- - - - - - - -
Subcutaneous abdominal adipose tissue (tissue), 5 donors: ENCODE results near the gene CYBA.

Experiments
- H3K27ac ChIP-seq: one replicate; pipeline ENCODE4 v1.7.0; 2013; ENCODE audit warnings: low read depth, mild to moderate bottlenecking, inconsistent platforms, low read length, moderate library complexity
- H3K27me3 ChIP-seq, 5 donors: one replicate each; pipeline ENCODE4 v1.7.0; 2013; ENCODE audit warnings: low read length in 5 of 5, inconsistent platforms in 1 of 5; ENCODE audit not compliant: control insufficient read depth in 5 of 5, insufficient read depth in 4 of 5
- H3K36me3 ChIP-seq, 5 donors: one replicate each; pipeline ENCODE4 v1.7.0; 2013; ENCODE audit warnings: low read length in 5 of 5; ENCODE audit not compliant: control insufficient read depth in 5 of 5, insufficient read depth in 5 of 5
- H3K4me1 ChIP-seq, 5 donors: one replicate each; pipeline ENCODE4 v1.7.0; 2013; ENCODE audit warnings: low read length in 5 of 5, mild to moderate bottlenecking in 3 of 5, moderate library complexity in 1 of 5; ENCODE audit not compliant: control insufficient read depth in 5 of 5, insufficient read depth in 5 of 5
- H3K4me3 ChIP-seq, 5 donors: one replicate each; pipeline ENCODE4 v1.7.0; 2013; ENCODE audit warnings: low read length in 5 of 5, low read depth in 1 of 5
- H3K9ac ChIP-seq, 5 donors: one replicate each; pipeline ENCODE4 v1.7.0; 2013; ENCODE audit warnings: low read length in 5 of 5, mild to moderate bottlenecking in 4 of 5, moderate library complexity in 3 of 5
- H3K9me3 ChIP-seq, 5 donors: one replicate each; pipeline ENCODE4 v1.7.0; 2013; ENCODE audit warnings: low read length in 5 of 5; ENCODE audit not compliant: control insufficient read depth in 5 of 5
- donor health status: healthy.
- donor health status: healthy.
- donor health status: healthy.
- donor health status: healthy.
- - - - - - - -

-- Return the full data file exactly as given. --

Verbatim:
Subcutaneous abdominal adipose tissue (tissue), 5 donors: ENCODE results near the gene CYBA.

Experiments
- H3K27ac ChIP-seq: one replicate; pipeline ENCODE4 v1.7.0; 2013; ENCODE audit warnings: low read depth, mild to moderate bottlenecking, inconsistent platforms, low read length, moderate library complexity
- H3K27me3 ChIP-seq, 5 donors: one replicate each; pipeline ENCODE4 v1.7.0; 2013; ENCODE audit warnings: low read length in 5 of 5, inconsistent platforms in 1 of 5; ENCODE audit not compliant: control insufficient read depth in 5 of 5, insufficient read depth in 4 of 5
- H3K36me3 ChIP-seq, 5 donors: one replicate each; pipeline ENCODE4 v1.7.0; 2013; ENCODE audit warnings: low read length in 5 of 5; ENCODE audit not compliant: control insufficient read depth in 5 of 5, insufficient read depth in 5 of 5
- H3K4me1 ChIP-seq, 5 donors: one replicate each; pipeline ENCODE4 v1.7.0; 2013; ENCODE audit warnings: low read length in 5 of 5, mild to moderate bottlenecking in 3 of 5, moderate library complexity in 1 of 5; ENCODE audit not compliant: control insufficient read depth in 5 of 5, insufficient read depth in 5 of 5
- H3K4me3 ChIP-seq, 5 donors: one replicate each; pipeline ENCODE4 v1.7.0; 2013; ENCODE audit warnings: low read length in 5 of 5, low read depth in 1 of 5
- H3K9ac ChIP-seq, 5 donors: one replicate each; pipeline ENCODE4 v1.7.0; 2013; ENCODE audit warnings: low read length in 5 of 5, mild to moderate bottlenecking in 4 of 5, moderate library complexity in 3 of 5
- H3K9me3 ChIP-seq, 5 donors: one replicate each; pipeline ENCODE4 v1.7.0; 2013; ENCODE audit warnings: low read length in 5 of 5; ENCODE audit not compliant: control insufficient read depth in 5 of 5
- donor health status: healthy.
- donor health status: healthy.
- donor health status: healthy.
- donor health status: healthy.